PORTLAND, Maine — Thousands of firefighters and citizens lined the streets of Portland on Sunday, March 10 to honor the late Capt. Joel Barnes.

Barnes passed away on the front lines while fighting an apartment fire in Berwick on March 1. He was just 32 years old.

Family members and the Berwick Fire Department honored Barnes at a private mass at Old Orchard Beach Funeral Home early Sunday morning. Before working with the Berwick Fire Department for two and a half years, Barnes had served per diem on the Old Orchard Beach Fire Department.

Maine State Police led a procession starting at 9:30 a.m. from Old Orchard Beach to South Portland Central Fire Station where Barnes' casket was placed on a fire truck. The procession then continued across Casco Bay Bridge where Portland fire boats saluted to the Cross Insurance Arena.

Firefighters gathered on the sides of the street waiting for Barnes' casket to go by Sunday morning. 

Asst. Chief Thomas Loeper from Horry County in South Carolina knew Barnes. He spoke about what it meant to him to be there Sunday in celebration of Barnes' service.

"It's hard to find the words right now, actually," said Loeper. "Joel was a wonderful person. He gave his life for another. There's no higher honor, and we're glad we could be here to help celebrate his life."

A public memorial service was planned at the Cross Insurance Arena at 11 a.m. Crews worked through the early hours of the morning to get the facility set up for the 7,000 firefighters expected to attend. At least 125 departments from Maine and dozens more from across New England came to Portland to honor Barnes.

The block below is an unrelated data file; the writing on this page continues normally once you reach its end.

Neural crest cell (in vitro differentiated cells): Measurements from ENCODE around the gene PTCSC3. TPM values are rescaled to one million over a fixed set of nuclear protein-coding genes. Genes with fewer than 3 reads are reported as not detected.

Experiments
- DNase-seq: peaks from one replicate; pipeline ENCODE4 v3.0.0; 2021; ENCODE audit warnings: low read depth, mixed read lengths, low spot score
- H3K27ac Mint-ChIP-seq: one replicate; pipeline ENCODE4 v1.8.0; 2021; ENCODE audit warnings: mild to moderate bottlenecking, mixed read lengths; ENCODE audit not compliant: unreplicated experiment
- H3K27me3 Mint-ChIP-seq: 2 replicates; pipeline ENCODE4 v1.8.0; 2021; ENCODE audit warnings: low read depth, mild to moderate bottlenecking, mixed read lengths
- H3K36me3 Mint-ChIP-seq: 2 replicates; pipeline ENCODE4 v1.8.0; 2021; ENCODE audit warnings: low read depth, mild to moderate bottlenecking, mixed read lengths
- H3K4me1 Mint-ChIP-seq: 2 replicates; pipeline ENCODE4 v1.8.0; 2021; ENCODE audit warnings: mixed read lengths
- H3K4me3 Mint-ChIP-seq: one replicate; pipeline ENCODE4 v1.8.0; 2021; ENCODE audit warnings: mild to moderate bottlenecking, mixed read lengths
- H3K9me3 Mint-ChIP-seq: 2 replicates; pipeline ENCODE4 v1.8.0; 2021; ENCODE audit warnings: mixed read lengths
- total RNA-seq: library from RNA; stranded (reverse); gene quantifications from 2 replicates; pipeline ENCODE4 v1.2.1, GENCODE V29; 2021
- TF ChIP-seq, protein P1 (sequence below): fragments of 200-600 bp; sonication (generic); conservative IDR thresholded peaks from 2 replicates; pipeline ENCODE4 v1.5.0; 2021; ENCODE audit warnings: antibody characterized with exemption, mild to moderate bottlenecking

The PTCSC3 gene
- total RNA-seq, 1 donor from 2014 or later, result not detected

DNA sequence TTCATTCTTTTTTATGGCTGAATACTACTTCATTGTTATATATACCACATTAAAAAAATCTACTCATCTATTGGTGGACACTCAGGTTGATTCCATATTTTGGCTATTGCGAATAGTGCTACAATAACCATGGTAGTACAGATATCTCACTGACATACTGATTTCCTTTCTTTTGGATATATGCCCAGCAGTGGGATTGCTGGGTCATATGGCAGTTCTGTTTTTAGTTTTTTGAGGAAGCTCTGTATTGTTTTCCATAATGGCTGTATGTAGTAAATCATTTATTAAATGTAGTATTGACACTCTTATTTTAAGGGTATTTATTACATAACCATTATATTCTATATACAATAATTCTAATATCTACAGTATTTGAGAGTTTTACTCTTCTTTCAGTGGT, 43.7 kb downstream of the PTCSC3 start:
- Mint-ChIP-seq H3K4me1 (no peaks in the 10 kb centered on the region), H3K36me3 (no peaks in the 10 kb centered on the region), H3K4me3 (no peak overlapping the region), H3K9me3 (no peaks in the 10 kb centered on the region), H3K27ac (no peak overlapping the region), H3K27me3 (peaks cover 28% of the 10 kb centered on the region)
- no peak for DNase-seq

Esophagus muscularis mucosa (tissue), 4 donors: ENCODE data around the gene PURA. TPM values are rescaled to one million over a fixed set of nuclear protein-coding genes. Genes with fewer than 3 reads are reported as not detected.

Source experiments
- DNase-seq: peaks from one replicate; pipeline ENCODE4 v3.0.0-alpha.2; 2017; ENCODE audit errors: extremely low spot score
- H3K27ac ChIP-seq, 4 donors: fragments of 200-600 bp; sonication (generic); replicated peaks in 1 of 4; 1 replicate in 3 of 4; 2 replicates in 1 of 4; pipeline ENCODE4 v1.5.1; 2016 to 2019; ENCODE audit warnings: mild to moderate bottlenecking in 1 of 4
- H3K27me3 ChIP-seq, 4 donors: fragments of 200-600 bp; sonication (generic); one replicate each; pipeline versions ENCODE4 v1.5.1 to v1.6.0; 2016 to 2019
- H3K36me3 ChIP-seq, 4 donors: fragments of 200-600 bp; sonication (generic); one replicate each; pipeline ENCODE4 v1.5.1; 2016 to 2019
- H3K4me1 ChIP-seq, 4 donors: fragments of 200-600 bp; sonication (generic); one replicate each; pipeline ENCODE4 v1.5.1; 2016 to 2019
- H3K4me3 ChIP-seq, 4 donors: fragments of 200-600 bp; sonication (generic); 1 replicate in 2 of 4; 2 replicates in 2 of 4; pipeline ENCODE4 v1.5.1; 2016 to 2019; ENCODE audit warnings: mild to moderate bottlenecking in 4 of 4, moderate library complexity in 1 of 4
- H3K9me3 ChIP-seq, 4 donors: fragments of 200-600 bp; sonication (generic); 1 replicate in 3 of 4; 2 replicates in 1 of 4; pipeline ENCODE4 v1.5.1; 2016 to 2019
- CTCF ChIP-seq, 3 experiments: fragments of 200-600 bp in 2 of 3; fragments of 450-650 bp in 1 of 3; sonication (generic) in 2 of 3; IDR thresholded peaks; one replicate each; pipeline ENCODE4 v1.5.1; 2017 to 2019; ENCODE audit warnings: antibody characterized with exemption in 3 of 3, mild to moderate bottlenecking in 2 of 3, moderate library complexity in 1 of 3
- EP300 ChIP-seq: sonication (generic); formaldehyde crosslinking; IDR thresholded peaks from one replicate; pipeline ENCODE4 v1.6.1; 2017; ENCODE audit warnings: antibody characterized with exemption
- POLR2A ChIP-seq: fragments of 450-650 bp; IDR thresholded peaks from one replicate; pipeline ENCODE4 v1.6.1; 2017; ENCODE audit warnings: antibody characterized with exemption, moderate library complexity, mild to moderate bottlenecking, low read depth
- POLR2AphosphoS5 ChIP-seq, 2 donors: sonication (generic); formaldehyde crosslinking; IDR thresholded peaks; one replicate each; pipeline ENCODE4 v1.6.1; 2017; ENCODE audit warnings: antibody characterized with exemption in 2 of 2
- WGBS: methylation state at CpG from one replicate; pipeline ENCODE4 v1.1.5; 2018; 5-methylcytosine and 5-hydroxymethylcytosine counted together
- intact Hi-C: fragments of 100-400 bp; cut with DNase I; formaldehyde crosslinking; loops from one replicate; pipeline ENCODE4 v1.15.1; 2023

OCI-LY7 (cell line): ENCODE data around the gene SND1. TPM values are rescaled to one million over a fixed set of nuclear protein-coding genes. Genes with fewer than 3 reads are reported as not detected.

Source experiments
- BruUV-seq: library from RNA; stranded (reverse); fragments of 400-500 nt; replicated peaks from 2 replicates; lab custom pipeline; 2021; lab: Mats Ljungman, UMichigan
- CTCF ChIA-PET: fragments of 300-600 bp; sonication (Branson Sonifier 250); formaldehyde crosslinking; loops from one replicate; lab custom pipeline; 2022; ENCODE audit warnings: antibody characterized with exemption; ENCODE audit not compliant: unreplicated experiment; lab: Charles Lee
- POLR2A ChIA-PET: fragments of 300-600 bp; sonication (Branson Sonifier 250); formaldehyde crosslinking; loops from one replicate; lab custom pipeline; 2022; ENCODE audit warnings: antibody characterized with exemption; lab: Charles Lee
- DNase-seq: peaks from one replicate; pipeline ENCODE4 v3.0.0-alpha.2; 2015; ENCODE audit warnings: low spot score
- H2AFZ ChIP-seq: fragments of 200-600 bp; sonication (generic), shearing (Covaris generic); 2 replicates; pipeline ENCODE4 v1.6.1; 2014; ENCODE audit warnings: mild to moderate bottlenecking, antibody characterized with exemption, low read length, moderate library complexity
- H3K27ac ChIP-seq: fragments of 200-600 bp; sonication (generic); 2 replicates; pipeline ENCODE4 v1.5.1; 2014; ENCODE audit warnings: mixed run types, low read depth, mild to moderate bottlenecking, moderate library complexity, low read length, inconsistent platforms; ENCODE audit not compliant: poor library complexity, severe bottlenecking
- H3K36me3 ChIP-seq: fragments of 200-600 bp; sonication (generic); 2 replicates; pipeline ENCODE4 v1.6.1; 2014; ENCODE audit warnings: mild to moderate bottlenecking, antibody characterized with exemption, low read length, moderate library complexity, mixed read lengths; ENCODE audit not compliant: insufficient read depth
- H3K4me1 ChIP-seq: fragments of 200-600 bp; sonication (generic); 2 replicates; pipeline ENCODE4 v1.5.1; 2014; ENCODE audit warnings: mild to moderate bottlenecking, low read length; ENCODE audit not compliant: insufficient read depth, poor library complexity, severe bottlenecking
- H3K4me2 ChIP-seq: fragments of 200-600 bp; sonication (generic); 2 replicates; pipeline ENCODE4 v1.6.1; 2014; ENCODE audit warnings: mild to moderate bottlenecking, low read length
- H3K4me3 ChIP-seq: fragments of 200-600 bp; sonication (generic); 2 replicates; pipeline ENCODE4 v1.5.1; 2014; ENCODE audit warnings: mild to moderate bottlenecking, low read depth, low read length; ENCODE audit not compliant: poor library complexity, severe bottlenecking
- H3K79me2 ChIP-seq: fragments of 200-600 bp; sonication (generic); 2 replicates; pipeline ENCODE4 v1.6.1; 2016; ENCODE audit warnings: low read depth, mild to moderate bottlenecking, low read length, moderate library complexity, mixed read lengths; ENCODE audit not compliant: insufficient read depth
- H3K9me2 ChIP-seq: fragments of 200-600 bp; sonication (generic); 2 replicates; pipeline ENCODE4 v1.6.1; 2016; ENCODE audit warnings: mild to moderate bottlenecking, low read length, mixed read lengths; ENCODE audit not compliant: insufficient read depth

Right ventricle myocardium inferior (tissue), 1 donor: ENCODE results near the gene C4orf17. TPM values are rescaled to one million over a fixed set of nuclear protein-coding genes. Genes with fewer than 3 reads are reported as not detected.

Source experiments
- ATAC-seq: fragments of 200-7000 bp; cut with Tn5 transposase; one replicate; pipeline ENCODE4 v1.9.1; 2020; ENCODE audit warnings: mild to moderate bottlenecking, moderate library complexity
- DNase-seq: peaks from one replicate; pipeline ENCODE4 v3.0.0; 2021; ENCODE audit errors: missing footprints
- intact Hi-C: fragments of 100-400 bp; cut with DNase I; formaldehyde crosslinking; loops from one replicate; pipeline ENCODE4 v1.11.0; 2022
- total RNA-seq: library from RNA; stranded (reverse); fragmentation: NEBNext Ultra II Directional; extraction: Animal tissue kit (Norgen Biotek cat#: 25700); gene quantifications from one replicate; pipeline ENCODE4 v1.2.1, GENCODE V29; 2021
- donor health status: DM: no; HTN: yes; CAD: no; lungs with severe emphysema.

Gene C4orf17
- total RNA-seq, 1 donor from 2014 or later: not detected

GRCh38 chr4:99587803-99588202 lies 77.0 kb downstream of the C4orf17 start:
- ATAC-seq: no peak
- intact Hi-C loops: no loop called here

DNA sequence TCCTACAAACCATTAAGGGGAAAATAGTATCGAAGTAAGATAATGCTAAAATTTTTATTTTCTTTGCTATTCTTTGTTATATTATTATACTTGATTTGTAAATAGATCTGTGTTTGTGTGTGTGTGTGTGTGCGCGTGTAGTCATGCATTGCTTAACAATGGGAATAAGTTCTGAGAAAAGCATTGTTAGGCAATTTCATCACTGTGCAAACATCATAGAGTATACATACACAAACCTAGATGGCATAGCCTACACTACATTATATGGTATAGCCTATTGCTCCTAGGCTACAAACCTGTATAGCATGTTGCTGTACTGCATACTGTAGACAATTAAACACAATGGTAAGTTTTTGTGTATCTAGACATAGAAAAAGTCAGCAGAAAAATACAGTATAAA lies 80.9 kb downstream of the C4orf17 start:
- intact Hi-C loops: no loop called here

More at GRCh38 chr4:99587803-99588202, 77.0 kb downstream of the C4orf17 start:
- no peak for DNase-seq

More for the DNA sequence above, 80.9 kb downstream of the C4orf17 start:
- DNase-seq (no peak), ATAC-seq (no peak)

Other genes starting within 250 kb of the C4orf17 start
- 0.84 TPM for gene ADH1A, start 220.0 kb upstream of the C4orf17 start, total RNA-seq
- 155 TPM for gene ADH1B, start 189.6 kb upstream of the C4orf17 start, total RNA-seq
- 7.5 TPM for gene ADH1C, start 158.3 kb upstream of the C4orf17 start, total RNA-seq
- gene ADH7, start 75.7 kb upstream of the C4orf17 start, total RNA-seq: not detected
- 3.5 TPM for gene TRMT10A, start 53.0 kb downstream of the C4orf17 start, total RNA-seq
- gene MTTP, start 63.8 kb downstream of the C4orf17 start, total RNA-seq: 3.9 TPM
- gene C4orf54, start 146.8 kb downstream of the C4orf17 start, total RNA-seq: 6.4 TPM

"Nothing will make the grief and the insurmountable loss we face in the firefighting community easier, facing the harsh reality that at the end of the day, we did not all go home," said Kennebunk Fire Department Chief Jeffery Rowe at the service. "Yet firefighters never truly die. They burn forever in the hearts they save."

Barnes was credited with saving the life of fellow firefighter Mitch Manfredi from the Berwick Fire Department on March 1. Barnes was also presented with a Medal of Valor from the Teamsters 340 union.

"Brotherhood recognizes no gender, no blood relation, and no department or union affiliation," said a Teamsters member. "Instead, brotherhood is what you see here today. Thousands of firefighters from all of the world, most of whom never met Captain Barnes, lining the streets and saluting to pay respect to a fallen brother."

The Teamsters member ended his presentation of the award by quoting Bible verse John 5:13.

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"Greater love has no one than this -- that someone lay down his life for his friend. Captain, may you rest in peace."

Mitch Manfredi and Dylan Leary of the Berwick Fire Department offered the final firefighter's prayer before the 5-5-5 last alarm bell toll.

"I want to fill my calling -- give the best in me to guard my friend and neighbor and protect his property. And if according to your will, I must answer death's call, bless with your protecting hand my family, one and all."

Following the service, Barne's casket was taken Calvary Cemetery via a two-mile procession where he was buried with full fire department honors. The burial service was private for just family members and the Berwick Fire Department.